The great class battles of the 1930’s established the legal recognition of industrial unions, the eight-hour day and the social right to a decent retirement. The federal legislation establishing Social Security was a by-product of that volcanic upheaval of the working class. The bankruptcy of Detroit is part of the social counter-revolution being spearheaded by the Obama administration on behalf of the corporate and financial elite, which has as its central aim the destruction of all the social advances made by the working class in a century of struggles.
The statement campaigners were distributing quotes billionaire Detroit real estate developer Dan Gilbert bragging about the unprecedented opportunity to profit from the suffering of workers in Detroit. “For probably the first time in Western civilization,” said Gilbert, “large parcels of vacant, pristine land that have paved streets, utilities of all sorts, cable, phone, water, sewer” were available for the taking, he said, with “everything at affordable prices.”
From the opposite standpoint, Smith summed up the situation for workers in the following words: “In an earlier day, you could get out of your mother’s house, buy a car and have a family and a decent retirement. But not today.”
In words for the ruling elite who are secretly orchestrating the city’s bankruptcy, he summed up his view. “How greedy do you want to be? They don’t even give people a decent living. They have their foot on our necks.”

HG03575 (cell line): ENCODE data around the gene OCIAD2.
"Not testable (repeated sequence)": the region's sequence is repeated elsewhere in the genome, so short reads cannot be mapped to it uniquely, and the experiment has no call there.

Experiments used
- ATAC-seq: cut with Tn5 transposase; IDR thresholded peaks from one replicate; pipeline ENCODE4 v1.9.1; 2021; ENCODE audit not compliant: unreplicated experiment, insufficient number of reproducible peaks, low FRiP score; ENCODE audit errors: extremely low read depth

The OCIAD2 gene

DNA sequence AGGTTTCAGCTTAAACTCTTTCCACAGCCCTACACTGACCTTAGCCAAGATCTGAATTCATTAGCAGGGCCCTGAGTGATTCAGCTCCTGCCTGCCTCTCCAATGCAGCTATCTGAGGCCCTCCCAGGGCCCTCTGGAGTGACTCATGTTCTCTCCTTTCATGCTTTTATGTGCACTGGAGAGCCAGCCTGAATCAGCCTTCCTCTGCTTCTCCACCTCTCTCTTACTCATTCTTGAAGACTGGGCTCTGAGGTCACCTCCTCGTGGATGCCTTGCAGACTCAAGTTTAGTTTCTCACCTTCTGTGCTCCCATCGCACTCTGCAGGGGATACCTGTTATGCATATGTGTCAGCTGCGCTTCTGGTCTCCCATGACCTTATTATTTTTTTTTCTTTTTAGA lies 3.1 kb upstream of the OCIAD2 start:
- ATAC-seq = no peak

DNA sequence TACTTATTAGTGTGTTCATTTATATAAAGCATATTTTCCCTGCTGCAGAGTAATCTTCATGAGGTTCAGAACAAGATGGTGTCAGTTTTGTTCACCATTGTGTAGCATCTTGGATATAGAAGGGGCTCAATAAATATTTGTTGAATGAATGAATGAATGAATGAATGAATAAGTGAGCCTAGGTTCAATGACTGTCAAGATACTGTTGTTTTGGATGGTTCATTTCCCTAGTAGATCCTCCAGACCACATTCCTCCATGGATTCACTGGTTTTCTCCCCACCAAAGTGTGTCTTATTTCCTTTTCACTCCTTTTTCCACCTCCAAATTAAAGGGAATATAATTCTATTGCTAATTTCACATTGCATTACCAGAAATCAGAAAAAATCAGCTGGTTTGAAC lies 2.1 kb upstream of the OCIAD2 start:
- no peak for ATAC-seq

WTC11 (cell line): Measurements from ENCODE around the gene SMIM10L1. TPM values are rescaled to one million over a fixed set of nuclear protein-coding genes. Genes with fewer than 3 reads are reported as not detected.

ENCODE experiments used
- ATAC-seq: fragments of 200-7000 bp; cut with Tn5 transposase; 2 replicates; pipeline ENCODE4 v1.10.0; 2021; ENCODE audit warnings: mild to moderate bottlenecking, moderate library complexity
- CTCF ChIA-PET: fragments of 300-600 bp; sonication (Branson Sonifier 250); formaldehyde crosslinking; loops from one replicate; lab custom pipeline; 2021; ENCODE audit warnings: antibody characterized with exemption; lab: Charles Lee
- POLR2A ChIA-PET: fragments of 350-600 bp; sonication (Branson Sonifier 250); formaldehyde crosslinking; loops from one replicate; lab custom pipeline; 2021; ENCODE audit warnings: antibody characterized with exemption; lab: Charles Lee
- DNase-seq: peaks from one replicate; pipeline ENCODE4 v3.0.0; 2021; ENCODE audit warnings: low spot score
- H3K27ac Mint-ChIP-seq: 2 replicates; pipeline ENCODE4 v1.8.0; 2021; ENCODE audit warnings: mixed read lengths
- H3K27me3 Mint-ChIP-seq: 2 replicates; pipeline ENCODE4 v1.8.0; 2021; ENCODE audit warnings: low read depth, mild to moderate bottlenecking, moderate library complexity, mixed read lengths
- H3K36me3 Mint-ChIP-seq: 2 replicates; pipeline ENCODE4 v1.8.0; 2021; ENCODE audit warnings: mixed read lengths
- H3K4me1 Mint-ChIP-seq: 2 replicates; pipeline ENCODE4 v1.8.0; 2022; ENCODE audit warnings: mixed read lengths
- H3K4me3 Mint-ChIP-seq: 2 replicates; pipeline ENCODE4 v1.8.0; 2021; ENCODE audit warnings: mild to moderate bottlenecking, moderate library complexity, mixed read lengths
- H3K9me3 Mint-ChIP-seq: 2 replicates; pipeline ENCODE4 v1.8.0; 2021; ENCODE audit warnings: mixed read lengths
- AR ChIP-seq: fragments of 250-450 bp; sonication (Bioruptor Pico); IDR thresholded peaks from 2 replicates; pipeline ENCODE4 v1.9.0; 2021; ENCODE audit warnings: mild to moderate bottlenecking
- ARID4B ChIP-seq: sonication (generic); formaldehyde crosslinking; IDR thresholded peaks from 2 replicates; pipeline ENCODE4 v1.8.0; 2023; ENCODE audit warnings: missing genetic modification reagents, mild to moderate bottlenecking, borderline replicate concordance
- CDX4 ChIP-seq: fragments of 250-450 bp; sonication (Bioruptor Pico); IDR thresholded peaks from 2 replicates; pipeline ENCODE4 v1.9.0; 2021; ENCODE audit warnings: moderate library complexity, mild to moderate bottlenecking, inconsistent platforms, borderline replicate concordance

Smith began to speak about the need for workers to adopt a new perspective, which takes into account all sides of the situation, emphasizing the importance for workers to understand the treachery of the unions. “We have to look at things holistically,” he said. “The Big Three [auto-makers] are involved in this with the UAW (United Auto Workers Union).
The recent bill signed into law by the state’s governor making it illegal for unions to enforce closed shop contracts in which all employees must join the union was a case in point, illustrating the bankruptcy of the trade unions. “How can we pay union dues all these years, and they let the state become right-to-work?” he asked.
“We need good paying jobs,” he stressed. “This city has suffered a lot because of the powers that be.” It was time for a fundamental change, he concluded.
Workers took leaflets all afternoon and offered their support. Channel stopped to say, “This affects everybody. You work for a pension. And they pass a law or a court ruling and take it away. That is not right.”
At Chrysler’s Warren Truck plant, many workers took copies of the statement and spoke to the SEP and IYSSE team about the Workers Inquiry. In a typical response one worker said, “I am so glad you are out here. I am glad that someone is fighting back.” Another added, “It is so low down. They are all crooks. People worked hard for that money and now they want to take it away.”